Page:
LONDON - Oil prices fell on Thursday as investors weighed tight supplies against the prospect of a large U.S. rate hike that could stem inflation and curb crude demand.

Brent crude futures for September were down 18 cents to $99.39 a barrel at 0727 GMT after settling below $100 for the second straight session on Wednesday.

U.S. West Texas Intermediate crude for August delivery was at $95.84 a barrel, down 43 cents.

Oil prices have tumbled in the past two weeks on recession concerns despite a drop in crude and refined products exports from Russia amid Western sanctions and supply disruption in Libya.

"It is all sentiment driven at the moment and that has caused most of the losses seen in oil markets over the last few weeks," said Howie Lee, an economist at Singapore's OCBC bank.

"I don't see any significant changes in oil supply fundamentals and that is probably why we still see Brent holding around the $100 level."

The U.S. Federal Reserve is seen ramping up its battle with 40-year high inflation with a supersized 100 basis points rate hike this month after a grim inflation report showed price pressures accelerating.

The Fed rate hike is expected to follow a similar surprise move by the Bank of Canada on Wednesday.

Investors also flocked to the dollar, often seen as a safe haven asset. The dollar index hit a 20-year high on Wednesday, which makes oil purchases more expensive for non-U.S. buyers.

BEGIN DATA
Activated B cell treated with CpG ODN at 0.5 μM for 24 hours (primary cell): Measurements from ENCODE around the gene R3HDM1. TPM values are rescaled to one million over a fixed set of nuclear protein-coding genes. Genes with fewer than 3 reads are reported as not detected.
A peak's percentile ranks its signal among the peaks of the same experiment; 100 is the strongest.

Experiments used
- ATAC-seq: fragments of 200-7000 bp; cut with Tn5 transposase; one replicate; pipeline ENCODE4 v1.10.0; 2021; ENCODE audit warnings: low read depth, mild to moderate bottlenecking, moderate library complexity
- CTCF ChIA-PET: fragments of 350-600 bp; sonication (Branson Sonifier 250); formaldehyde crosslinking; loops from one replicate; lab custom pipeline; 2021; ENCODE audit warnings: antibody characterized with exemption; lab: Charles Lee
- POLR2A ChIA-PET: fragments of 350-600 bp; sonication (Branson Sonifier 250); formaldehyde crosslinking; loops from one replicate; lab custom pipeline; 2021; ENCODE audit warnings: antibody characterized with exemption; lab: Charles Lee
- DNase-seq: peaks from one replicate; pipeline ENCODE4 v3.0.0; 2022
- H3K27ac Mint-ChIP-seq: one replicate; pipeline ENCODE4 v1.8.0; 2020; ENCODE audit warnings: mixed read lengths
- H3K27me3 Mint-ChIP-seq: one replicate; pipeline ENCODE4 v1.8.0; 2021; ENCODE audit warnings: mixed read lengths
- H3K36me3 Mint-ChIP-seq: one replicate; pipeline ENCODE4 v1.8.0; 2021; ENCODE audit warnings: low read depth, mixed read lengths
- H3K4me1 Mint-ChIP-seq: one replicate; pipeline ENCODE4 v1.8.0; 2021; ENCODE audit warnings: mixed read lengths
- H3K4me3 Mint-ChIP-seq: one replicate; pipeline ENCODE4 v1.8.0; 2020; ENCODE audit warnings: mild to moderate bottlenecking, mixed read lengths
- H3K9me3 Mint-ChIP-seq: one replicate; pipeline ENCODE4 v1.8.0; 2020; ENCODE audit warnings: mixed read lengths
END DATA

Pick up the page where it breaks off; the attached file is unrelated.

Worries of COVID-19 curbs in multiple Chinese cities to rein in new cases of a highly infectious subvariant have also kept a lid on oil prices.

China's daily crude oil imports in June sank to their lowest since July 2018, as refiners anticipated lockdown measures to curb demand, customs data showed on Wednesday.

Data from the U.S. Energy Information Administration also point to slackening demand, with product supplied slumping to 18.7 million barrels per day, the lowest since June 2021. Crude inventories rose, bolstered by another big release from strategic reserves.

U.S. President Joe Biden will on Friday fly to Saudi Arabia, where he will attend a summit of Gulf allies and call for them to pump more oil.

However, spare capacity at the Organization of the Petroleum Exporting Countries is running low, with most of the producers pumping at maximum capacity, and it is unclear how much extra Saudi Arabia can bring into the market quickly.

(Reporting by Julia Payne in London Additional reporting by Florence Tan in Singapore Editing by Himani Sarkar and Mark Potter)